- 1Mar 9, '11 by pharmacistKARENHi..I am a pharmacist and I would like to know,as a nurse, what problems you encounter with pharmacy/pharmacists. I would especially like to know if you have a lot of missing meds if you are a hospital nurse.
- 6Mar 9, '11 by 3dayRNMissing meds. When I'm ready for my 2100 med pass and I notice meds are missing I call and am told someone will be up to fill pyxis. I end up being late with passing some meds so in comment box I put med was late because not available from pharmacy. Then pharmacist goes to supervisor and complains because nurses write in mar that med was late because med not available. If I did not write this then months down the road when I have my evaluation and I get lower percentage because of my late med pass I can show the reason. Also when I call about a missing med I am always asked did you look for it? Seriously, ummmm no I just wanted to call you for nothing.
- 11Mar 9, '11 by Flo.For the most part our pharmDs are great! The problem that I am most faced with regards order clarification. The pharmacy will call the nurse to ask her to call the doc to get an order clarified. I never understand this, they can take orders. Take out the middle man and call yourself. Thanks for trying to see our side.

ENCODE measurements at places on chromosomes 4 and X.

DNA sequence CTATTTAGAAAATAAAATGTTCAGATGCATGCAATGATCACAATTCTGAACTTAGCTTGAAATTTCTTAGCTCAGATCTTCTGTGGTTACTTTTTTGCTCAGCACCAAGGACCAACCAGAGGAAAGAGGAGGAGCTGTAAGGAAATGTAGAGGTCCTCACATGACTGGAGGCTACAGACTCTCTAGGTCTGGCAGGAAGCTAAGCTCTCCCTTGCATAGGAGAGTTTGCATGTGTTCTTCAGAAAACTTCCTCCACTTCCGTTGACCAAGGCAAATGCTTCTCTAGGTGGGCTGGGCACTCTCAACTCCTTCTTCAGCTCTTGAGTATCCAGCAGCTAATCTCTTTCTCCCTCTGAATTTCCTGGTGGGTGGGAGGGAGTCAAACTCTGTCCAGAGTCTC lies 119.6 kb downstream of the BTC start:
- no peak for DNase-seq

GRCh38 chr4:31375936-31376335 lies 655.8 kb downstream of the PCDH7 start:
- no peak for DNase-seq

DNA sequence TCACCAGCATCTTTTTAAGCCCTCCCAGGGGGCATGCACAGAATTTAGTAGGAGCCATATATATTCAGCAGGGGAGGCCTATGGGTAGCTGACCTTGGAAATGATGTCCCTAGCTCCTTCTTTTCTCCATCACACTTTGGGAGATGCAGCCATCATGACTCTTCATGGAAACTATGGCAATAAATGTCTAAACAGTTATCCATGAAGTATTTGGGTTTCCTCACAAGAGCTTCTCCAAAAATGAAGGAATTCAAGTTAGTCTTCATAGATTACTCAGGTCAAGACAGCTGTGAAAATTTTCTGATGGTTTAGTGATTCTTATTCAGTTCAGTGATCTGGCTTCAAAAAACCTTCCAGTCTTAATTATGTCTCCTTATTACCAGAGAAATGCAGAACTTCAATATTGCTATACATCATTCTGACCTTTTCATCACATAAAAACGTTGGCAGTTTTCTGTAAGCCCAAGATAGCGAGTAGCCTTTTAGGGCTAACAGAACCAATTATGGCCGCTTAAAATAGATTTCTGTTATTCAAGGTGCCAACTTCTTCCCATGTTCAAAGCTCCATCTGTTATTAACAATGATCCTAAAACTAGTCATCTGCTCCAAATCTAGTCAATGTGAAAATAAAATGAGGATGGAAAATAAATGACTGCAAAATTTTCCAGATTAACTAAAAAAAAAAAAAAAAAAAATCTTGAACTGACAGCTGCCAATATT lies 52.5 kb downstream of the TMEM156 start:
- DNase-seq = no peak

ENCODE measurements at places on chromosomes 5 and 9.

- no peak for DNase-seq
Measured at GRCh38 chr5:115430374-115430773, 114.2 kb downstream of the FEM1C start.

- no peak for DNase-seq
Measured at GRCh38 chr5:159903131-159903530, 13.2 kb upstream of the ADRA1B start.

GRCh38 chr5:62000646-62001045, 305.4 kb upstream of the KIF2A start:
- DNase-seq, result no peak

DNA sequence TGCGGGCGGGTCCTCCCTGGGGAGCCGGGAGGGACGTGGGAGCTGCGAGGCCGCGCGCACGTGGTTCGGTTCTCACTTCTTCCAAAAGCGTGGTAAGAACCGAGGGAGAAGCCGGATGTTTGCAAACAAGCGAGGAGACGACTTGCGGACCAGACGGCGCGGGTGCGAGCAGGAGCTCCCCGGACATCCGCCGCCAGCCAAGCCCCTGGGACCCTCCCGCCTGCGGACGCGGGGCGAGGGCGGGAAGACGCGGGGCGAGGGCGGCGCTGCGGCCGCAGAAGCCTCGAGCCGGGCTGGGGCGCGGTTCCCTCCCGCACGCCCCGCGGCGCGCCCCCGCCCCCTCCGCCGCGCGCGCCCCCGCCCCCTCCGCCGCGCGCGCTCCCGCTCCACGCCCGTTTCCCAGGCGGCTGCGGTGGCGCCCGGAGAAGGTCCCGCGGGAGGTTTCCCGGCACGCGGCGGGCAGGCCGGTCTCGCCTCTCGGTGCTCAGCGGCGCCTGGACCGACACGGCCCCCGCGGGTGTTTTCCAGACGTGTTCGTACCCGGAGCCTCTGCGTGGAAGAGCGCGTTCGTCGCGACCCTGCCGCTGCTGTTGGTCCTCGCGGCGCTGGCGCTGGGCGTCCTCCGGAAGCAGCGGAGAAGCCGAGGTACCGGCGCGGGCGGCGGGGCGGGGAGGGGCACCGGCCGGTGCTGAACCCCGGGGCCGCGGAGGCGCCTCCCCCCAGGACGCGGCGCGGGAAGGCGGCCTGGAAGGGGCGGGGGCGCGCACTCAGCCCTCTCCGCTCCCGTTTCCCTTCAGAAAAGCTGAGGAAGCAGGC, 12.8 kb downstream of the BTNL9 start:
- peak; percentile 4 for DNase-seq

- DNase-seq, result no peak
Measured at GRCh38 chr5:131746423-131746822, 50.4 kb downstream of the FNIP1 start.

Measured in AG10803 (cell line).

- 2Mar 9, '11 by Sun0408Yes we have a lot of missing meds and that is very frustrating to pass meds then have to go back and wake a pt to give a medication after many msg sent and phones calls..
The biggest thing that gets me, not sure if you can help but why have meds set at 1900, 2000, 2100 and then 2300.. Can't you up the time or back the time up by a few minutes to give as many at one time as possible.. Not really talking about ABX or meds that can't be given with others Pts really get frustrated at night having to be woken up every hour to give medications that could have been given with the last set... Oh and it is frustrating to us nurses too..
Many of our MD's could care less about the times as long as the pt gets the medication X number of times; again as long as it is not a time sensitive medication..